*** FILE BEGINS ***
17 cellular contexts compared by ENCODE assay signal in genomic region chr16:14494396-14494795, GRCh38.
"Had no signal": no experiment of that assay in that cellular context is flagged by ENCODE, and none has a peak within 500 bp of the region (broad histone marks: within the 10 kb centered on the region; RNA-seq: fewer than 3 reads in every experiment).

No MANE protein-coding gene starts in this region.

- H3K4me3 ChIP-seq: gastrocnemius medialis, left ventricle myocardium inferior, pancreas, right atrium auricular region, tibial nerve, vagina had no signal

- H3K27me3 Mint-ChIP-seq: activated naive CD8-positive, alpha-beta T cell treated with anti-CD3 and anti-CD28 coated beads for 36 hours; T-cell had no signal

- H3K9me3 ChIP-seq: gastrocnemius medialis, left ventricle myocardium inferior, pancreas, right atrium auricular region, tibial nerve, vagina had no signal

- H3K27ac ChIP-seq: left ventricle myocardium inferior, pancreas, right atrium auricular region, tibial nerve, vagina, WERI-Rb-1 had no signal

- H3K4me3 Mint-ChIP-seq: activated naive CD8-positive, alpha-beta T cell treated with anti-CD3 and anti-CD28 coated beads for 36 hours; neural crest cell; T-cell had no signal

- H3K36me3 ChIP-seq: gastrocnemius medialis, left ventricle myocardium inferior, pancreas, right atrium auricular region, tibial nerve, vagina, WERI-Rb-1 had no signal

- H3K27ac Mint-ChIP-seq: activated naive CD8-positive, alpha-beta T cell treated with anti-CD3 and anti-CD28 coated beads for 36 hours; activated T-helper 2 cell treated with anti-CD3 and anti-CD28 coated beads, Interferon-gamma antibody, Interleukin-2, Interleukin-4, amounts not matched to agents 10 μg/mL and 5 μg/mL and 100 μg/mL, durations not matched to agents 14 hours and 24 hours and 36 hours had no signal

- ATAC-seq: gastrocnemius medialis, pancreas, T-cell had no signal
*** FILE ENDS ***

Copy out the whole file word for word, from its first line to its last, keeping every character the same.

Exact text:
17 cellular contexts compared by ENCODE assay signal in genomic region chr16:14494396-14494795, GRCh38.
"Had no signal": no experiment of that assay in that cellular context is flagged by ENCODE, and none has a peak within 500 bp of the region (broad histone marks: within the 10 kb centered on the region; RNA-seq: fewer than 3 reads in every experiment).

No MANE protein-coding gene starts in this region.

- H3K4me3 ChIP-seq: gastrocnemius medialis, left ventricle myocardium inferior, pancreas, right atrium auricular region, tibial nerve, vagina had no signal

- H3K27me3 Mint-ChIP-seq: activated naive CD8-positive, alpha-beta T cell treated with anti-CD3 and anti-CD28 coated beads for 36 hours; T-cell had no signal

- H3K9me3 ChIP-seq: gastrocnemius medialis, left ventricle myocardium inferior, pancreas, right atrium auricular region, tibial nerve, vagina had no signal

- H3K27ac ChIP-seq: left ventricle myocardium inferior, pancreas, right atrium auricular region, tibial nerve, vagina, WERI-Rb-1 had no signal

- H3K4me3 Mint-ChIP-seq: activated naive CD8-positive, alpha-beta T cell treated with anti-CD3 and anti-CD28 coated beads for 36 hours; neural crest cell; T-cell had no signal

- H3K36me3 ChIP-seq: gastrocnemius medialis, left ventricle myocardium inferior, pancreas, right atrium auricular region, tibial nerve, vagina, WERI-Rb-1 had no signal

- H3K27ac Mint-ChIP-seq: activated naive CD8-positive, alpha-beta T cell treated with anti-CD3 and anti-CD28 coated beads for 36 hours; activated T-helper 2 cell treated with anti-CD3 and anti-CD28 coated beads, Interferon-gamma antibody, Interleukin-2, Interleukin-4, amounts not matched to agents 10 μg/mL and 5 μg/mL and 100 μg/mL, durations not matched to agents 14 hours and 24 hours and 36 hours had no signal

- ATAC-seq: gastrocnemius medialis, pancreas, T-cell had no signal